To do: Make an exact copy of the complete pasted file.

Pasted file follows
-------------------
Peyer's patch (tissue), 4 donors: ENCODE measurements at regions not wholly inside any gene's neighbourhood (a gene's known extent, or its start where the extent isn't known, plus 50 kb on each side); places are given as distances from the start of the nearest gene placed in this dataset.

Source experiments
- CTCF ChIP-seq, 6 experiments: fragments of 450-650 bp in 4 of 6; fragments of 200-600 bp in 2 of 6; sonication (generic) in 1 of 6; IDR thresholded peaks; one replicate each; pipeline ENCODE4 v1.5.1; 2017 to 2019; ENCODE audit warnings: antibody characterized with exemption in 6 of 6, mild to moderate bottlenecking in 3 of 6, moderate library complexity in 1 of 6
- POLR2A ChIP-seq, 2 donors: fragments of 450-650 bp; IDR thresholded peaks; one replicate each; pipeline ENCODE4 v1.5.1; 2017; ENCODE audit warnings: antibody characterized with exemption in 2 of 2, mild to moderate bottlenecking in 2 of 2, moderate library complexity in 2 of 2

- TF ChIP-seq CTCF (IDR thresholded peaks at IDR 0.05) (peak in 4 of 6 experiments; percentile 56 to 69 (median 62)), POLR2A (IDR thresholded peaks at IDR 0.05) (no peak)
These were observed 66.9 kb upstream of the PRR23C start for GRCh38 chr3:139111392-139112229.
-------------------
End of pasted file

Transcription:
Peyer's patch (tissue), 4 donors: ENCODE measurements at regions not wholly inside any gene's neighbourhood (a gene's known extent, or its start where the extent isn't known, plus 50 kb on each side); places are given as distances from the start of the nearest gene placed in this dataset.

Source experiments
- CTCF ChIP-seq, 6 experiments: fragments of 450-650 bp in 4 of 6; fragments of 200-600 bp in 2 of 6; sonication (generic) in 1 of 6; IDR thresholded peaks; one replicate each; pipeline ENCODE4 v1.5.1; 2017 to 2019; ENCODE audit warnings: antibody characterized with exemption in 6 of 6, mild to moderate bottlenecking in 3 of 6, moderate library complexity in 1 of 6
- POLR2A ChIP-seq, 2 donors: fragments of 450-650 bp; IDR thresholded peaks; one replicate each; pipeline ENCODE4 v1.5.1; 2017; ENCODE audit warnings: antibody characterized with exemption in 2 of 2, mild to moderate bottlenecking in 2 of 2, moderate library complexity in 2 of 2

- TF ChIP-seq CTCF (IDR thresholded peaks at IDR 0.05) (peak in 4 of 6 experiments; percentile 56 to 69 (median 62)), POLR2A (IDR thresholded peaks at IDR 0.05) (no peak)
These were observed 66.9 kb upstream of the PRR23C start for GRCh38 chr3:139111392-139112229.